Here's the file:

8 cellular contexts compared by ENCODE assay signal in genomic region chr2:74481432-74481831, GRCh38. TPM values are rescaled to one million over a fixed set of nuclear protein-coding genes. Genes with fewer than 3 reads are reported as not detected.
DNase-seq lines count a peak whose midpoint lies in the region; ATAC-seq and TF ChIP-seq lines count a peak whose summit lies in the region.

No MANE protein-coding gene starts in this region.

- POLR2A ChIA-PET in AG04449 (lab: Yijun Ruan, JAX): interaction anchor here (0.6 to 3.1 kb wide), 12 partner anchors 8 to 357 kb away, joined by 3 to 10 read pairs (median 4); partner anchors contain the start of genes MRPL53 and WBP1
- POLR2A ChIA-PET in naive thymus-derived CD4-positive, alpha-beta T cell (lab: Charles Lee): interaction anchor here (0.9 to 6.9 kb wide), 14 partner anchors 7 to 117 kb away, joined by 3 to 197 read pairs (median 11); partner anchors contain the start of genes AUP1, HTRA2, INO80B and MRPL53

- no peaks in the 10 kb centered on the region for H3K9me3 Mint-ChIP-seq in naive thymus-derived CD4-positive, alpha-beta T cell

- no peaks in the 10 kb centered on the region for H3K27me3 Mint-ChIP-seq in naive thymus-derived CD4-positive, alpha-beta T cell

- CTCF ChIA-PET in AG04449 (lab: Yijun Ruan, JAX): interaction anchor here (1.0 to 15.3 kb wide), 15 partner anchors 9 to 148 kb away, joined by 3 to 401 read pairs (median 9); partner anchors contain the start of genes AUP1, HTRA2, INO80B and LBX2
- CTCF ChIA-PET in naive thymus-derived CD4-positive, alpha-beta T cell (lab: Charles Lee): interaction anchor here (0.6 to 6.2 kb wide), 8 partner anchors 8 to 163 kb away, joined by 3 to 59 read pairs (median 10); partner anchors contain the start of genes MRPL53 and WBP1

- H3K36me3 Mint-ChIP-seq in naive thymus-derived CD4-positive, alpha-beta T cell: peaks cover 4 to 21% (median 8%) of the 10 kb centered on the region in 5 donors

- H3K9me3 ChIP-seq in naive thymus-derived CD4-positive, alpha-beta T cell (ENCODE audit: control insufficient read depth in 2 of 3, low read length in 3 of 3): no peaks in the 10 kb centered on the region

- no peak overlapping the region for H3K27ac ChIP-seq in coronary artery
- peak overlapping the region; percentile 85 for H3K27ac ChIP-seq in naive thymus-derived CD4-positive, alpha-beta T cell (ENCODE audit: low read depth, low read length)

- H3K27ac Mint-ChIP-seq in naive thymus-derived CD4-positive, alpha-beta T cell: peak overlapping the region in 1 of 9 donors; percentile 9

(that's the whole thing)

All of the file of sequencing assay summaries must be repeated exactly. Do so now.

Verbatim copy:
8 cellular contexts compared by ENCODE assay signal in genomic region chr2:74481432-74481831, GRCh38. TPM values are rescaled to one million over a fixed set of nuclear protein-coding genes. Genes with fewer than 3 reads are reported as not detected.
DNase-seq lines count a peak whose midpoint lies in the region; ATAC-seq and TF ChIP-seq lines count a peak whose summit lies in the region.

No MANE protein-coding gene starts in this region.

- POLR2A ChIA-PET in AG04449 (lab: Yijun Ruan, JAX): interaction anchor here (0.6 to 3.1 kb wide), 12 partner anchors 8 to 357 kb away, joined by 3 to 10 read pairs (median 4); partner anchors contain the start of genes MRPL53 and WBP1
- POLR2A ChIA-PET in naive thymus-derived CD4-positive, alpha-beta T cell (lab: Charles Lee): interaction anchor here (0.9 to 6.9 kb wide), 14 partner anchors 7 to 117 kb away, joined by 3 to 197 read pairs (median 11); partner anchors contain the start of genes AUP1, HTRA2, INO80B and MRPL53

- no peaks in the 10 kb centered on the region for H3K9me3 Mint-ChIP-seq in naive thymus-derived CD4-positive, alpha-beta T cell

- no peaks in the 10 kb centered on the region for H3K27me3 Mint-ChIP-seq in naive thymus-derived CD4-positive, alpha-beta T cell

- CTCF ChIA-PET in AG04449 (lab: Yijun Ruan, JAX): interaction anchor here (1.0 to 15.3 kb wide), 15 partner anchors 9 to 148 kb away, joined by 3 to 401 read pairs (median 9); partner anchors contain the start of genes AUP1, HTRA2, INO80B and LBX2
- CTCF ChIA-PET in naive thymus-derived CD4-positive, alpha-beta T cell (lab: Charles Lee): interaction anchor here (0.6 to 6.2 kb wide), 8 partner anchors 8 to 163 kb away, joined by 3 to 59 read pairs (median 10); partner anchors contain the start of genes MRPL53 and WBP1

- H3K36me3 Mint-ChIP-seq in naive thymus-derived CD4-positive, alpha-beta T cell: peaks cover 4 to 21% (median 8%) of the 10 kb centered on the region in 5 donors

- H3K9me3 ChIP-seq in naive thymus-derived CD4-positive, alpha-beta T cell (ENCODE audit: control insufficient read depth in 2 of 3, low read length in 3 of 3): no peaks in the 10 kb centered on the region

- no peak overlapping the region for H3K27ac ChIP-seq in coronary artery
- peak overlapping the region; percentile 85 for H3K27ac ChIP-seq in naive thymus-derived CD4-positive, alpha-beta T cell (ENCODE audit: low read depth, low read length)

- H3K27ac Mint-ChIP-seq in naive thymus-derived CD4-positive, alpha-beta T cell: peak overlapping the region in 1 of 9 donors; percentile 9